Humanities Book of the Year: Necropolis: Disease, Power, and Capitalism in the Cotton Kingdom” by Kathryn Olivarius (published by Harvard University Press)
The Humanities Book of the Year award honors a book published between Oct. 1, 2021, and Sept. 30, 2022, that best exemplifies scholarship on Louisiana topics or by Louisiana writers. In “Necropolis,” historian Kathryn Olivarius examines the intersection of race, wealth and public
health in 19th-century New Orleans, where yellow fever epidemics killed as many as 150,000 people.
Humanities Documentary Film of the Year: “Roots of Fire,” directed and produced by Abby Berendt Lavoi and Jeremey Lavoi
The Humanities Documentary Film of the Year award honors a documentary film from the previous calendar year that best exemplifies scholarship on Louisiana topics or by Louisiana documentary filmmakers. In “Roots of Fire” filmmakers Abby Berendt Lavoi and Jeremey Lavoi explore the history and legacy of Cajun music through a look at contemporary musicians building new audiences—and new outlets—for the storied genre.
Lifetime Contributions to the Humanities: Marianne Fisher-Giorlando
The Lifetime Contributions to the Humanities awards recognize those who have supported and been involved in public appreciation of issues central to the humanities. For more than three decades, Marianne Fisher-Giorlando has worked to increase understanding of the American criminal justice system.
As a professor at Grambling State University from 1986 to 2022, she taught thousands of students, developing new courses focused specifically on the history of incarceration in Louisiana. Fisher-Giorlando has worked directly with the staff of the Angolite, the award-winning, inmate-published magazine of the Louisiana State Penitentiary (Angola), and now serves on the board of the Angola Museum, where she has worked tirelessly to present an accurate history of Louisiana’s prison system to both inmates and the general public.
Best in Digital Humanities: Freedom on the Move
Awarded biannually in odd-numbered years, the Best in Digital Humanities award recognizes publicly accessible projects produced in the previous two calendar years, including websites, virtual exhibitions, podcasts and other born-digital initiatives that bring new insights to and/or significantly improve the public’s understanding of the state, its history and/or its culture.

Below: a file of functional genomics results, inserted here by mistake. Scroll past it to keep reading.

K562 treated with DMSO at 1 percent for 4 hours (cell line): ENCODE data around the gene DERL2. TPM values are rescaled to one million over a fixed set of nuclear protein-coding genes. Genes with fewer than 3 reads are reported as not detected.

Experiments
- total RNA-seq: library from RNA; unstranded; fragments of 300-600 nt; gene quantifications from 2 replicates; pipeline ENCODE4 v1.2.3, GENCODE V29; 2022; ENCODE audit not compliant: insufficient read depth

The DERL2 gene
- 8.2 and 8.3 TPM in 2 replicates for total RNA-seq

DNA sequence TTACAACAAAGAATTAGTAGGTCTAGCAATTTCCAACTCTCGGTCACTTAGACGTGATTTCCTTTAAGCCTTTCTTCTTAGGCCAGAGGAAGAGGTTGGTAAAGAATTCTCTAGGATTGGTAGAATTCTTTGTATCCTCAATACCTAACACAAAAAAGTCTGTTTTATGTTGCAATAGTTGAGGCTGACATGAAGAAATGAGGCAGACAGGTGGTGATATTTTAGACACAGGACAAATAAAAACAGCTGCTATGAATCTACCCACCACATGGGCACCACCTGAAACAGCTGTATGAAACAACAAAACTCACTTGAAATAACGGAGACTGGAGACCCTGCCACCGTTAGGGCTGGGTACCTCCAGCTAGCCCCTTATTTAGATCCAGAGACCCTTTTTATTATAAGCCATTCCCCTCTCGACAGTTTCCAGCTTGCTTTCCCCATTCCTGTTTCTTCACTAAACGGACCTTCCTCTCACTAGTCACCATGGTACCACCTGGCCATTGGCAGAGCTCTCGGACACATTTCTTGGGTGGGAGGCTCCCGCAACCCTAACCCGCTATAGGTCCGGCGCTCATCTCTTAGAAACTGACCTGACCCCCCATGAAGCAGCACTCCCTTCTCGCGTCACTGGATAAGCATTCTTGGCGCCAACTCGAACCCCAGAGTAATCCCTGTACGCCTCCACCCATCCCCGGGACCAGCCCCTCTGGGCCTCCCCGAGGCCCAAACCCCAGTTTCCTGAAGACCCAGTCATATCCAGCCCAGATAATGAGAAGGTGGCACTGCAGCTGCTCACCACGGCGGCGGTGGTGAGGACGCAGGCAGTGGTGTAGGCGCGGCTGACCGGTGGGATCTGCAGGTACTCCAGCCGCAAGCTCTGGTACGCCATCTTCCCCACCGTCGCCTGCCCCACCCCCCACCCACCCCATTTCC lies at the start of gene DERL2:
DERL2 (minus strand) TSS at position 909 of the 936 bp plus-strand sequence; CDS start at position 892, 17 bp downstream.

Since its launch in 2019 the Freedom on the Move initiative has digitized more than 32,000 ads placed by enslavers seeking to locate enslaved fugitives or jailers hoping to recover reward bounties for men and women captured while fleeing enslavement. The publicly accessible database, which includes teacher resources and some 10,000 ads related to Louisiana, is a rich source of information on the history of slavery and resistance.
Light Up for Literacy: Megan Holt
Presented in partnership with the State Library of Louisiana’s Center for the Book, the Light Up for Literacy award recognizes those who have made significant and lasting contributions to literacy efforts in the state.
Since 2018 literacy advocate Megan Holt has served as executive director of One Book, One New Orleans, a nonprofit that works to provide literacy resources for adults and encourage community reading and dialogue. As director, Holt also oversees New Orleans’s Words and Music Festival and organizes countless book giveaways benefiting adults and teenagers from all walks of life.
Awards Selection and Presentation
Annually the LEH seeks public nominations for seven Humanities Awards—Humanities Book of the Year, Humanities Documentary Film of the Year, Museum Exhibition of the Year (biannual award), Best in Digital Humanities (biannual award), Light Up for Literacy, Documentary Photographer of the Year and Lifetime Contributions to the Humanities.
Each awardee is selected by committees of experts in their fields and LEH staff and board members. The Humanist of the Year, Champion of Culture and Chair’s Award for Institutional Support are nominated and chosen in-house by members of the LEH board of directors.
Information on programs and events honoring the 2023 Humanities Awards recipients will be announced at a later date. For more information about the awards, visit www.leh.org/our-work/humanities-awards